Acutis’s beatification is a beacon to all those who live their lives, for better or for worse, increasingly online. As someone who can be described as extremely online, I am the last person to deny that online spaces can be soul-crushing—even soul-endangering. The internet breeds toxicity in a unique way. I know in my heart that the image I present online is not always my best self, not always the person God is calling me to be. It’s harder to ask what Jesus would do on Twitter than to ask what he would do in the early first century A.D.
Online, there is a strong incentive to exert a high level of control over our self-presentation, often to the point of inauthenticity. In Jia Tolentino’s essay “The I in the Internet,” from her book Trick Mirror, she argues that the internet’s contemporary economic model “runs on exploiting attention and monetizing the self.” To Tolentino, the internet makes “solidarity...a matter of identity rather than politics or morality,” so altruism is merely instrumental toward individual brand-building. This phenomenon is most apparent in trends such as videos of influencers donating large sums to homeless people, but it invades almost all online behavior in subtler ways, placing more weight on being seen as virtuous than actually being virtuous.
Carlo Acutis’s example can lead people toward an online footprint that serves a mission higher than personal branding.
This framework of self-serving solidarity tricks us into thinking our virtue signaling has a real impact. (Yes, I am a recurring offender—my confirmation saint, who favored secret charity, would not be pleased.) Acutis’s words foretold our new online reality: “We are all born original, but many die as photocopies,” more interested in a constructed identity than an authentic one.
Yet despite the internet’s capacity to use us and to make us use each other, Carlo Acutis’s example can lead people toward an online footprint that serves a mission higher than personal branding.
It is easy to despair over the vast swath of negativity we encounter online. Still, rather than dismissing the internet as a place that brings out only our worst selves, we should look to models of holiness to guide our behavior. Every new form of mass communication since the printing press has played a role in evangelization. And the internet can, against common intuition, be a place of consolation.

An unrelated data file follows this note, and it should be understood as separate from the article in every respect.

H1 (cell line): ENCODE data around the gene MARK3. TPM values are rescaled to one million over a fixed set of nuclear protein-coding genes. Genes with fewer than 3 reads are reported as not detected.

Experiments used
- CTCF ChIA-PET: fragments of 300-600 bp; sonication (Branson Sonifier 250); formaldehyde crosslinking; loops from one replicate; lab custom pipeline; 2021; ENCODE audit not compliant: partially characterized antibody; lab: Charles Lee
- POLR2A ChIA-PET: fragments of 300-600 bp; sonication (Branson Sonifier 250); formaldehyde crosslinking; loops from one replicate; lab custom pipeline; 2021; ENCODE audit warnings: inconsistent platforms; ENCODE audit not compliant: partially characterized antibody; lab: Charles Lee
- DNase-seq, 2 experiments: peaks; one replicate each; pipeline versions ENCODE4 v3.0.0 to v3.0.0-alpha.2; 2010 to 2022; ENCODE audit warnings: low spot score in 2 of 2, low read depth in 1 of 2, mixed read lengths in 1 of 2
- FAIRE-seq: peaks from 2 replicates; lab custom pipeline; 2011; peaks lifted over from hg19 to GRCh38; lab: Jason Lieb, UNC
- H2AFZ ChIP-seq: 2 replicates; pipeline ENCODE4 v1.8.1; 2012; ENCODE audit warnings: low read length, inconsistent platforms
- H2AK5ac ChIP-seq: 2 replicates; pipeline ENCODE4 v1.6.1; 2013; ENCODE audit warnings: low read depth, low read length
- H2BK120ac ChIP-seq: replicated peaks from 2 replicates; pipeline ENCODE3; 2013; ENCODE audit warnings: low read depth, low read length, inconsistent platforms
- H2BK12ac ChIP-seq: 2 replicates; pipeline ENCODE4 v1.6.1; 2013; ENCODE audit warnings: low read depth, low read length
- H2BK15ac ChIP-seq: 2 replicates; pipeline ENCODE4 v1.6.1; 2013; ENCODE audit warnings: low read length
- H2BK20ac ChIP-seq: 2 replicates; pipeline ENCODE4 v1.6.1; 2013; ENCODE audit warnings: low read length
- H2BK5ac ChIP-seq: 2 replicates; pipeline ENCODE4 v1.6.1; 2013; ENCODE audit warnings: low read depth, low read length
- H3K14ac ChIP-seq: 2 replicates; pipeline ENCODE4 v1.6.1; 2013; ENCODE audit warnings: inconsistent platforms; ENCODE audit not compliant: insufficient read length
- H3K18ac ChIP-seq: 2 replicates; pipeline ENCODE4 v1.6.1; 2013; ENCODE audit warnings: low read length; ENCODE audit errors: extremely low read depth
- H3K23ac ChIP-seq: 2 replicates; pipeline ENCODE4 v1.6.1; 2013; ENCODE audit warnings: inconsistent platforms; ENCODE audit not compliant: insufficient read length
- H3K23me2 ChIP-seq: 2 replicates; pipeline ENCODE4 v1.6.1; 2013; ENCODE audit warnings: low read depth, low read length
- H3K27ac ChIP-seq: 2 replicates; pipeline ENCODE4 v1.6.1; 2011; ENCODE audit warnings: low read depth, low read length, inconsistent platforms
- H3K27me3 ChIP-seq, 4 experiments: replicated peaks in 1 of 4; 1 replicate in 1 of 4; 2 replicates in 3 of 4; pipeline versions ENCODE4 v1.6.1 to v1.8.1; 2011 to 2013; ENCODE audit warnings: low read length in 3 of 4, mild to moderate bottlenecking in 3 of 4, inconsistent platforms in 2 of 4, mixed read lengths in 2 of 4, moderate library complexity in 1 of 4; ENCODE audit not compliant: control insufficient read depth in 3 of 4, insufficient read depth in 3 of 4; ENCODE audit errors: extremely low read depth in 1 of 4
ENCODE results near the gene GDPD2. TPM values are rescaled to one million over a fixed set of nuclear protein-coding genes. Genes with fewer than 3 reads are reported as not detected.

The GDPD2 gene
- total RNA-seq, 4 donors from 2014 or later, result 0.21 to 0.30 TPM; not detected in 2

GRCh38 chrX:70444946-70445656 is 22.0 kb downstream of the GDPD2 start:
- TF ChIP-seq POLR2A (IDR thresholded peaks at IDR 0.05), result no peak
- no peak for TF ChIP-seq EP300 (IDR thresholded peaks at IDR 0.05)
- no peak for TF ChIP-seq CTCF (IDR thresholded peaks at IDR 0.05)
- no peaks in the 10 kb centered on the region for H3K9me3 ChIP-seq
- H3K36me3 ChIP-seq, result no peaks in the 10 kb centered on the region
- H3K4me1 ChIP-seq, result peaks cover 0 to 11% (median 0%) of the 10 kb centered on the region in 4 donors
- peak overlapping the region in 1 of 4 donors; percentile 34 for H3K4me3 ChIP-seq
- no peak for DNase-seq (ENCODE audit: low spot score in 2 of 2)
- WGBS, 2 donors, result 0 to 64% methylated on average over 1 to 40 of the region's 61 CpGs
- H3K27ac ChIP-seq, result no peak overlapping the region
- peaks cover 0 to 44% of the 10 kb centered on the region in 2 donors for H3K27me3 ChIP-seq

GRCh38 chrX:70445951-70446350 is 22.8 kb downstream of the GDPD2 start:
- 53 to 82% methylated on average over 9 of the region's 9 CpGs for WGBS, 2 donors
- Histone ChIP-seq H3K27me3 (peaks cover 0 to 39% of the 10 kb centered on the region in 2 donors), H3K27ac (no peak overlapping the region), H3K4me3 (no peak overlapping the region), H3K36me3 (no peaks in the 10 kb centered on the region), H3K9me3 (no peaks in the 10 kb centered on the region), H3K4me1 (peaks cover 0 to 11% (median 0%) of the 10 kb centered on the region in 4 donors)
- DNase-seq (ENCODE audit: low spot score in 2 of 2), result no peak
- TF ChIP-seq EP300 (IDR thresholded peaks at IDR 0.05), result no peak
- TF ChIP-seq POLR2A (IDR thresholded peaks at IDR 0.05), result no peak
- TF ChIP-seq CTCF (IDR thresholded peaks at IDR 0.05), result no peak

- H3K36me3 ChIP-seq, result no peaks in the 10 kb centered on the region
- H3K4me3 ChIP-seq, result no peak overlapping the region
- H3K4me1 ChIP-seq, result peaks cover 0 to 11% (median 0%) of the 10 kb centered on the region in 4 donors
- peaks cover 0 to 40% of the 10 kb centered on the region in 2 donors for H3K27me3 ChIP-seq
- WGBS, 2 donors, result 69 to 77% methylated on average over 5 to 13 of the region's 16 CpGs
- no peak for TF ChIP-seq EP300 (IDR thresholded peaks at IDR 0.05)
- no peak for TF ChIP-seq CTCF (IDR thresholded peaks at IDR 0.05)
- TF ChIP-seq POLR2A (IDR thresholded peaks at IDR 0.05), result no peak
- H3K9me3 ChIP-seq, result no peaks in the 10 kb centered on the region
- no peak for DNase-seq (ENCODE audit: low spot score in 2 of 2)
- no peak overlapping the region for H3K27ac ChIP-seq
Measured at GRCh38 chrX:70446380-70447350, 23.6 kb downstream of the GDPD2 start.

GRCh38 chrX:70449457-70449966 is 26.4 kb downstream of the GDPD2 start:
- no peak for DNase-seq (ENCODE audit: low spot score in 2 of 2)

I have found support from religious and secular online communities since I was a teenager.
I have found support from religious and secular online communities since I was a teenager. For all its baggage, even the infamously volatile space of “Catholic Twitter” is a place where people share prayer requests and build each other up. Online spaces have also been a vehicle for recent social justice movements. The connections I have made through online spaces, including even video games, are real. And just like my offline connections, who is to say that I can’t be a witness to my faith in my actions and in my words online as well as in person?
As Pope Francis said in his recent encyclical “Fratelli Tutti,” “The internet, in particular, offers immense possibilities for encounter and solidarity. This is something truly good, a gift from God.” We must seek out and build online spaces with this goal in mind, just as it should be our goal in in-person encounters. A new patron saint of the internet might be just the nudge Catholics, in particular, need to spark this kind of change.
The church must work to meet people where they are. Some of the digital evangelization geared to my generation falls painfully flat, like a faith version of “Pokémon Go to the polls.” It is important that young and tech-savvy people take on this mission so that these digital programs stop feeling so out of touch.
More than ever, we need a vision of how to stay connected better rather than tear each other down, to encounter each other rather than sell ourselves, online and off. We need a saint who knew what it is like to live online, because that is where so many of us go searching for ourselves.
Blessed Carlo Acutis, pray for us.